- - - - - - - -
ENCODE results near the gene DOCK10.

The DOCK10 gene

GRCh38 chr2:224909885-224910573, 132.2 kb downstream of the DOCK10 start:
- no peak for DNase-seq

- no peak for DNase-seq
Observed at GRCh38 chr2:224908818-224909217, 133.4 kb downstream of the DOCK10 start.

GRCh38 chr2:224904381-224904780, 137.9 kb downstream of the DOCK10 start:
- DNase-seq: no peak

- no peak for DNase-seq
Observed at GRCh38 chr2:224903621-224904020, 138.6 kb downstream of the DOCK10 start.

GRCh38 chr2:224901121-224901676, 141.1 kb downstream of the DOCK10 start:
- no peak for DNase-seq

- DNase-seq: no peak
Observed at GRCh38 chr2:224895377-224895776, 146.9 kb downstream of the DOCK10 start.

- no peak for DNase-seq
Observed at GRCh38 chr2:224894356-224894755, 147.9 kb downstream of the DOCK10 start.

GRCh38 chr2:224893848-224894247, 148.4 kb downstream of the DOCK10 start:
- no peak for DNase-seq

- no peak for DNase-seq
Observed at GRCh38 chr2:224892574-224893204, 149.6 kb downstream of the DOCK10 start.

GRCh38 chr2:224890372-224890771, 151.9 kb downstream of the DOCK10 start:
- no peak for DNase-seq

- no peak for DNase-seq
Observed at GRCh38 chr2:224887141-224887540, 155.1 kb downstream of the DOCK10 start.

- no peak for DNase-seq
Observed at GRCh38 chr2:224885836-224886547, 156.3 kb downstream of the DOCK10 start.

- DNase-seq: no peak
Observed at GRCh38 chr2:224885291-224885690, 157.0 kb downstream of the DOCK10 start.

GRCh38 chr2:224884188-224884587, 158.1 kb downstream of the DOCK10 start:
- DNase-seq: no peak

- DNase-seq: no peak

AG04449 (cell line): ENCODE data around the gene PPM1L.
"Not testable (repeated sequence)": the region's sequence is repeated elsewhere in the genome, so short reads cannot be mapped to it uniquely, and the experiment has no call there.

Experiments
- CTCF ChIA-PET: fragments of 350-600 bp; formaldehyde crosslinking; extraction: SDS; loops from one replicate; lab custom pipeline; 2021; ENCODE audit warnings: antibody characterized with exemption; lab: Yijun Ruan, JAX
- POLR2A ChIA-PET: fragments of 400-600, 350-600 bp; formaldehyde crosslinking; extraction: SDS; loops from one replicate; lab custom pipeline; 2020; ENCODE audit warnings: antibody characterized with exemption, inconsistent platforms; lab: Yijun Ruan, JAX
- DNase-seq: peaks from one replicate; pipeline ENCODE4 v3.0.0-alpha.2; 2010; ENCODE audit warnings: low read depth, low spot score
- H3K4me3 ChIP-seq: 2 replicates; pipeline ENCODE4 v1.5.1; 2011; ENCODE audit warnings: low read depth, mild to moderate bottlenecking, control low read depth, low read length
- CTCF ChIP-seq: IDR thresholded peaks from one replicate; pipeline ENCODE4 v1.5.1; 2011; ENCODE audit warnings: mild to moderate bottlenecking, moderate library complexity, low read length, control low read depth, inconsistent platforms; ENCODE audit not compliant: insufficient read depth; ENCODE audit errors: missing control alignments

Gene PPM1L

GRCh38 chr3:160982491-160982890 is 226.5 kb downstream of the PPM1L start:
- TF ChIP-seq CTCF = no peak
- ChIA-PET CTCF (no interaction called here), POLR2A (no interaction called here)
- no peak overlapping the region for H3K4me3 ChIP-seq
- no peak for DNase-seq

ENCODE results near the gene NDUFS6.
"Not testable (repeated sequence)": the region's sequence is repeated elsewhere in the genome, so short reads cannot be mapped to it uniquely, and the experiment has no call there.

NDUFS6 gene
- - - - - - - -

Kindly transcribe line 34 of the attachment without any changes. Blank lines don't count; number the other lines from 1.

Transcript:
Experiments